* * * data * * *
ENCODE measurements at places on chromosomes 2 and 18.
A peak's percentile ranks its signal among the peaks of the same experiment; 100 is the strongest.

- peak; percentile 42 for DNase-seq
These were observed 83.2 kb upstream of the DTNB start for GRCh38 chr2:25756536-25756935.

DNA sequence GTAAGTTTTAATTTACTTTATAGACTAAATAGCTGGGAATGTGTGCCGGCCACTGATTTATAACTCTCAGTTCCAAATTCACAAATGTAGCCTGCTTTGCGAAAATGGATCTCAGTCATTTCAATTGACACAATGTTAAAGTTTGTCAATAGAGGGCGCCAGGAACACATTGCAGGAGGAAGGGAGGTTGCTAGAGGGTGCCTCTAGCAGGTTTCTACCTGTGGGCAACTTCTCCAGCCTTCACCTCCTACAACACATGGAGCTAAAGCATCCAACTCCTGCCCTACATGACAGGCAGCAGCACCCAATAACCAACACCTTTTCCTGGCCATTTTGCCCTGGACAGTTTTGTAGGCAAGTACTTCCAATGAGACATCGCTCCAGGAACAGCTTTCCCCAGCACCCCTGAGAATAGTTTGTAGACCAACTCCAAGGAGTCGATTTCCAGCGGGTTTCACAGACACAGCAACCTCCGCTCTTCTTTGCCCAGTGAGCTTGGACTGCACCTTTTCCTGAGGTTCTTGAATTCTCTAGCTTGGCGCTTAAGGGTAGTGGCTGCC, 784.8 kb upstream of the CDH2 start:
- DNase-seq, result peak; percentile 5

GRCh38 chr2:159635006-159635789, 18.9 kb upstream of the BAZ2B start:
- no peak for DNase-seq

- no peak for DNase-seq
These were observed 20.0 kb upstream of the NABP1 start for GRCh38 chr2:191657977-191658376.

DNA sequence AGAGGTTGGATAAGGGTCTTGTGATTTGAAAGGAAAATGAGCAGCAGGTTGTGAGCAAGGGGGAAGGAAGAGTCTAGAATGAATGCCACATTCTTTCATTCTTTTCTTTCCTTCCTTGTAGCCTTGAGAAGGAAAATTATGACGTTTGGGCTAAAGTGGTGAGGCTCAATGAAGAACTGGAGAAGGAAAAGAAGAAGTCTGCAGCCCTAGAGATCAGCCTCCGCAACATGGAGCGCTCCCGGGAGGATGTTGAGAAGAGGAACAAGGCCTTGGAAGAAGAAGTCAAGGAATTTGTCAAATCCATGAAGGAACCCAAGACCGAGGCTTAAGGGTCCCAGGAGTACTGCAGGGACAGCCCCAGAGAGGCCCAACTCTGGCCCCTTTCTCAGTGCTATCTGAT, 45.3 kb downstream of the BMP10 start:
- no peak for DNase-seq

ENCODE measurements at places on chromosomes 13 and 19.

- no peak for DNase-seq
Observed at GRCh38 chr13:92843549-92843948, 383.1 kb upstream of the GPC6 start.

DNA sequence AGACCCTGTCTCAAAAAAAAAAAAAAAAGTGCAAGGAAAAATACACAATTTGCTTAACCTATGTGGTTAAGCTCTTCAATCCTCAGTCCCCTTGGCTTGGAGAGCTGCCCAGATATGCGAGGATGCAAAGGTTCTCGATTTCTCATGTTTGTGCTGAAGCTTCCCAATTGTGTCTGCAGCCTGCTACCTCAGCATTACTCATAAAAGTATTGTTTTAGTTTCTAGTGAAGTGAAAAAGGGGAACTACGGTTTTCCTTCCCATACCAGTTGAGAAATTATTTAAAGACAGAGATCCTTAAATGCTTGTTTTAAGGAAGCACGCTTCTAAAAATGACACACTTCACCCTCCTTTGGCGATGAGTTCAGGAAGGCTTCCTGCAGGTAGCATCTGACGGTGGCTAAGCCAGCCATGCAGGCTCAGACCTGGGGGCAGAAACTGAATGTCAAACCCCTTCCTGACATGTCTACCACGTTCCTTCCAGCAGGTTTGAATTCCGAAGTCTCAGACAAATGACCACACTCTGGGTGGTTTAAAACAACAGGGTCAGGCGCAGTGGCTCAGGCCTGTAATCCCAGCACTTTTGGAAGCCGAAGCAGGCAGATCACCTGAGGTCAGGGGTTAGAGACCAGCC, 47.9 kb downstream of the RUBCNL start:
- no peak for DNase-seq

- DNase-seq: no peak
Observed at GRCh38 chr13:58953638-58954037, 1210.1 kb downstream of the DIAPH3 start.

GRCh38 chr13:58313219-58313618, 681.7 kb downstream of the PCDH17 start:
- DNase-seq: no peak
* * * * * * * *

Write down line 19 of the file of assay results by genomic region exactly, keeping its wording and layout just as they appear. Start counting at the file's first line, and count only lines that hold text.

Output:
Observed at GRCh38 chr13:58953638-58954037, 1210.1 kb downstream of the DIAPH3 start.